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The many meanings of bears in Christian art

Daniel Esparza - published on 10/30/19

Bears, depending on context, might imply one thing or its exact opposite in Christian iconography.

St. Euphemia, tradition claims, lived between the 3rd and 4th centuries in Chalcedon in the days of Priscus, who had then decreed all inhabitants of the city should take part in the sacrifices made to Ares, the Greek classic god of warfare. Euphemia was discovered, alongside 49 more Christians, hiding in a house worshiping Christ, defying the governor’s orders.

After being tortured, Euphemia was sent to die in the arena, where wild beasts were supposed to kill her. Hagiography says that, instead of attacking, the beasts (bears included) licked her wounds.

However, some other accounts of her story claim that, whereas lions tried to protect her, a bear killed her in the arena.

The different accounts of the death of St. Euphemia, one version making bears responsible for her death, the other one claiming all beasts protected her, show the complicated place bears occupy in Christian iconography.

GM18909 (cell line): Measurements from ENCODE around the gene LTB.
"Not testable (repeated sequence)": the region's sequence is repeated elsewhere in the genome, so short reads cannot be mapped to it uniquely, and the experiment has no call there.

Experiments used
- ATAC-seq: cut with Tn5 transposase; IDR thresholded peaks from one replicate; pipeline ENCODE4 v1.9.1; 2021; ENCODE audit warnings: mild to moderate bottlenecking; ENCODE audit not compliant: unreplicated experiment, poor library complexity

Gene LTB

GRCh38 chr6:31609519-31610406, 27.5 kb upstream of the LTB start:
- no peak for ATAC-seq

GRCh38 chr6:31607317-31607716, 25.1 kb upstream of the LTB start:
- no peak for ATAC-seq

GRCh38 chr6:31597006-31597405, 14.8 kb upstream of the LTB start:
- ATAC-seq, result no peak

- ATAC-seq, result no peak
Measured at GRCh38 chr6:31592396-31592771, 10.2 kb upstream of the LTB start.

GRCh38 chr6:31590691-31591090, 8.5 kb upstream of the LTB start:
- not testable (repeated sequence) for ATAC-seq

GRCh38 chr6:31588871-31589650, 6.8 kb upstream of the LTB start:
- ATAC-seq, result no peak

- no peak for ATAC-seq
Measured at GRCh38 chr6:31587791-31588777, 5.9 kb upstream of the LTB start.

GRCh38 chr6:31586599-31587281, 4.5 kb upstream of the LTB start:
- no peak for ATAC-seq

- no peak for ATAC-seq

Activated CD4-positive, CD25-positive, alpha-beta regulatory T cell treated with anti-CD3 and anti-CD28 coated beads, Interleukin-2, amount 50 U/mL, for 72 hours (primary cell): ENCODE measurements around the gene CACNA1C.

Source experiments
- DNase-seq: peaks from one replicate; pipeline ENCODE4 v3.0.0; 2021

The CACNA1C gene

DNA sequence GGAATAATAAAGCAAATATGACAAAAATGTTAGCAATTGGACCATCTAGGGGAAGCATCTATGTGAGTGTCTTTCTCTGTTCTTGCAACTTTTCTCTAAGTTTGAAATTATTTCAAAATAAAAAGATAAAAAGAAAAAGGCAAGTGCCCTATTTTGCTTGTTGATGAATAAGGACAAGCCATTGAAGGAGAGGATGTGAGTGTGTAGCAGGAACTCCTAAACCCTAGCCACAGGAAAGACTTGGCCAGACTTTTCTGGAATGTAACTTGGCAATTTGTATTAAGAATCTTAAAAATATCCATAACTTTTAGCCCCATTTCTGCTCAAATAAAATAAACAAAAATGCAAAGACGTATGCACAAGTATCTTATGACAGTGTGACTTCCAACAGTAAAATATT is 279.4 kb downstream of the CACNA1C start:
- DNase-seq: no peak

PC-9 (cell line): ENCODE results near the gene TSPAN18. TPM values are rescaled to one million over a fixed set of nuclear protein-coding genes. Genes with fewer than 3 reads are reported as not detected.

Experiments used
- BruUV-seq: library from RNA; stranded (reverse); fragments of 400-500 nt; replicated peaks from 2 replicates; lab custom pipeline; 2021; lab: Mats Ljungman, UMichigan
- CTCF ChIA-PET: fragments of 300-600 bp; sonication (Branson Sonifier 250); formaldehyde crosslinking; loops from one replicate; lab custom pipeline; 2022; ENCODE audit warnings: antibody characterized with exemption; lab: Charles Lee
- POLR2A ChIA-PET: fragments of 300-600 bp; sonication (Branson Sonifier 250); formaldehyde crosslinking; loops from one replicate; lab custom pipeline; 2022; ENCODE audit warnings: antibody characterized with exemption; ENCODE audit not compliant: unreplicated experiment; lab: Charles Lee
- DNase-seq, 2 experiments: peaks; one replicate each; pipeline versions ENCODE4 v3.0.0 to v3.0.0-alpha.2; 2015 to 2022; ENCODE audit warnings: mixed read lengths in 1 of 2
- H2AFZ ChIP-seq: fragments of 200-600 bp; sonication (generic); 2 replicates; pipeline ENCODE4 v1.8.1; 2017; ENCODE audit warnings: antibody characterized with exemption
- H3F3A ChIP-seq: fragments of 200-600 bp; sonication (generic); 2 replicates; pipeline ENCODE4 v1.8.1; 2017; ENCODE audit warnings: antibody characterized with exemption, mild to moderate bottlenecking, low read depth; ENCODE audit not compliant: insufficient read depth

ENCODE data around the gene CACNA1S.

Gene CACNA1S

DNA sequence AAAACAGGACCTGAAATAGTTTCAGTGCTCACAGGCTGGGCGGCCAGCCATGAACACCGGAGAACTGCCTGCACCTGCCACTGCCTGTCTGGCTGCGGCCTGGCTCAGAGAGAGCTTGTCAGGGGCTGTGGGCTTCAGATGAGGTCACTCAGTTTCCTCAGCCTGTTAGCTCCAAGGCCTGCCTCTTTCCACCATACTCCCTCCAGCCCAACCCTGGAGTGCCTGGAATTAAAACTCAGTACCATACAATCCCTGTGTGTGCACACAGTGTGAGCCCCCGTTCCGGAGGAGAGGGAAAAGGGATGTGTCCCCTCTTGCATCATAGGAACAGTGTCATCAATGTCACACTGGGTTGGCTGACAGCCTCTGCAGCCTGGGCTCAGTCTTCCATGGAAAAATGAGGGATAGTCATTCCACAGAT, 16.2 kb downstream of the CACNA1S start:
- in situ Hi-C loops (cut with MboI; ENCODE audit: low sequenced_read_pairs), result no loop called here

Read more:
The meaning of bees and beehives in Christian Art

The bear has often symbolized cruelty. In fact, in the Book of Daniel (Cf. Daniel 7, 5) the bear represents the Kingdom of Persia, which is understood as corrupt and death-bringing:

Another beast appeared, a second one, that looked like a bear. It was raised up on one side, had three tusks in its mouth among its teeth and was told, “Arise, devour many bodies!”

George Ferguson’s classic Signs and Symbols in Christian Art also points out that in the Second Book of Kings, two bears are said “to have appeared from the woods and eaten the children who mocked Elisha because of his baldness”:

While he was going up on the way, some small boys came out of the city and jeered at him, saying, “Go away, baldhead! Go away, baldhead!” When he turned around and saw them, he cursed them in the name of the Lord. Then two she-bears came out of the woods and mauled forty-two of the boys. From there he went on to Mount Carmel, and then returned to Samaria.

But not only biblical sources inform Christian iconography. Old legends, some of them compiled in the Physiologus (a didactic Christian text written or compiled in Greek by an unknown author, consisting of descriptions of animals, birds, and fantastic creatures, sometimes stones and plants, provided with moral content, dated somewhere around the end of the 3rd century) would claim bear cubs were born shapeless, and that their mother would then give them form, “licking them into shape.” This was understood by many as a symbol of Christianity, which re-forms and re-generates the sinner. Because of that reason, bears eventually became symbols of the Church itself. 

In fact, according to Ferguson, the many legends including saints taming bears can be interpreted as metaphors for the overcoming of sin, or the evangelization of non-Christian peoples.

ArtChristianReligious symbolism
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